Oman is considering raising a loan of as much as $2 billion, two people familiar with the plans said, just weeks after the Middle East’s biggest non-OPEC producer sold $6.5 billion of bonds.
The government is in talks with international banks about pricing for the loan, the people said, asking not to be identified because the talks are private. Discussions are preliminary and may not result in a deal, they said. Repeated calls to Oman’s Ministry of Finance weren’t answered.
Oman became the first Gulf Cooperation Council country to tap international capital markets this year to bridge a budget deficit brought on by lower oil prices.
Its neighbours are expected to follow. Kuwait, Saudi Arabia and Abu Dhabi are planning to sell bonds, according to people familiar with the matter. Saudi Arabia is also said to be seeking to increase a $10 billion sovereign loan by $2.5 billion.
The country last year raised $7 billion from two bond sales as it sought to bridge a budget deficit brought on by lower oil prices. The sultanate expects to sell $7.5 billion in 2018 to help meet spending requirements. That will push the ratio of government debt to economic output to 50.8 percent from 15.3 percent in 2015, according to data from the International Monetary Fund.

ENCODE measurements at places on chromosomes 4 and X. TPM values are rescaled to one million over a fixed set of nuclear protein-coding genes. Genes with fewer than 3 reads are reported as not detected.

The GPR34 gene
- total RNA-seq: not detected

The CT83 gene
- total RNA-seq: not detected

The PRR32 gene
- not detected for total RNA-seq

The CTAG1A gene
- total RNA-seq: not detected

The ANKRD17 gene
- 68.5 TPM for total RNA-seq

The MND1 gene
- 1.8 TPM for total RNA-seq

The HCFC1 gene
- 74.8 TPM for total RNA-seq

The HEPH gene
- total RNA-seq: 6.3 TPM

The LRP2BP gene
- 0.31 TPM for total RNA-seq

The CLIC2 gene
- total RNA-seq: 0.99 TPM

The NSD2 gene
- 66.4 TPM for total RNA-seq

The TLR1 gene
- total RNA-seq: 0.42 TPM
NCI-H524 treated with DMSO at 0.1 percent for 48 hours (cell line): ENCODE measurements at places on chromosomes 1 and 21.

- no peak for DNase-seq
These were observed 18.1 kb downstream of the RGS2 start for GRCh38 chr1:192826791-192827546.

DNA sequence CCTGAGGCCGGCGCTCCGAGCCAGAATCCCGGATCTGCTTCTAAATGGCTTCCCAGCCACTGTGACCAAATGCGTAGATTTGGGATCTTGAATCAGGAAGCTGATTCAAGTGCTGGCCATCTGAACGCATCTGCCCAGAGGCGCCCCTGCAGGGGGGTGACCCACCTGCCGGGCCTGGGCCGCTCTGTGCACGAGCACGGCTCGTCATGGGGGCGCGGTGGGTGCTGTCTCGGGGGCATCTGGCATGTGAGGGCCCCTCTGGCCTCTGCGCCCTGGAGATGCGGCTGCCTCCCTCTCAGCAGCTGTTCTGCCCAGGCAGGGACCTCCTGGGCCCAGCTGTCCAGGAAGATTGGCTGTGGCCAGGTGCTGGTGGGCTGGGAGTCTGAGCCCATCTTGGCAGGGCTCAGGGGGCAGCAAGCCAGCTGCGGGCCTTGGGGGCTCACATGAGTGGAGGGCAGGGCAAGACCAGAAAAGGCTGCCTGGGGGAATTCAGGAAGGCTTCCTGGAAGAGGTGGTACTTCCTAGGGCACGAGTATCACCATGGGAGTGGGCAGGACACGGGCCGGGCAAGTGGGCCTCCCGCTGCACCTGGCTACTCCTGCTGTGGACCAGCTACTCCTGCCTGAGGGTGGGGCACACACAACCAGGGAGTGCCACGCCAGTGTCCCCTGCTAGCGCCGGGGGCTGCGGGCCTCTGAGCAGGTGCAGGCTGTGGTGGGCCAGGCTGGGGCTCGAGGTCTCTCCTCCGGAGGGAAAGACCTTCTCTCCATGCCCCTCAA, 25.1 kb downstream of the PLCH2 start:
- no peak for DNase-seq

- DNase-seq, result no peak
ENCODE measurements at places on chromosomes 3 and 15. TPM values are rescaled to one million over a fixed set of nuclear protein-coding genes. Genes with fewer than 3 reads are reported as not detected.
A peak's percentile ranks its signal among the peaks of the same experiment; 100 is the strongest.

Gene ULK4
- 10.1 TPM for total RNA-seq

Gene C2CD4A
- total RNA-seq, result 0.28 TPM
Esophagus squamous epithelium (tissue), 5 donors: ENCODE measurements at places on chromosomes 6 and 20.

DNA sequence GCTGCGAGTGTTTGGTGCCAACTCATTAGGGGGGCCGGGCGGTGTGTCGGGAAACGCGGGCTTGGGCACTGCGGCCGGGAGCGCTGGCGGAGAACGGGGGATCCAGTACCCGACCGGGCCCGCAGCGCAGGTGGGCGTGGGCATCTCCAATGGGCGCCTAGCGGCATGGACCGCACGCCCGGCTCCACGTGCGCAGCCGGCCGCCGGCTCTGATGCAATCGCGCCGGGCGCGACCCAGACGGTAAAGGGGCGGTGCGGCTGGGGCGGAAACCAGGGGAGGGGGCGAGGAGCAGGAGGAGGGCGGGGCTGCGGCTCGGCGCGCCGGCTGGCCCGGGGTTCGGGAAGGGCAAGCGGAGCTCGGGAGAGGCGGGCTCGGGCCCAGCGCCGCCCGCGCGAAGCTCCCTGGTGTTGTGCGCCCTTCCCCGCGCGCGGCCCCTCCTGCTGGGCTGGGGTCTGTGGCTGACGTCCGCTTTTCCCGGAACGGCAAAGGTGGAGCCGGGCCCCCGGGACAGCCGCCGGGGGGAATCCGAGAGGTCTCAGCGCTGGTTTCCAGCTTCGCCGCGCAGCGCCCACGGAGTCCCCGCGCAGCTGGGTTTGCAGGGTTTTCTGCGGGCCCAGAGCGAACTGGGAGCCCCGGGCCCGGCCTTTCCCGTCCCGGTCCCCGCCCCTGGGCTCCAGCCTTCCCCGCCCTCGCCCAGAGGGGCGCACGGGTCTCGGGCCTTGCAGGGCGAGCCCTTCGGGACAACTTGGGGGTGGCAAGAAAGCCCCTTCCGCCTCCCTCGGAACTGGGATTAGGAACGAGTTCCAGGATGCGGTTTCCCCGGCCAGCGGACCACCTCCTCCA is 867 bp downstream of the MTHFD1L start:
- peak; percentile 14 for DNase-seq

Oman’s sovereign wealth fund plans to start a $1 billion infrastructure fund to boost investment in projects including road, transport and energy systems, people familiar with the matter said this month. The State General Reserve Fund is talking to international banks and potential investors for the financing.
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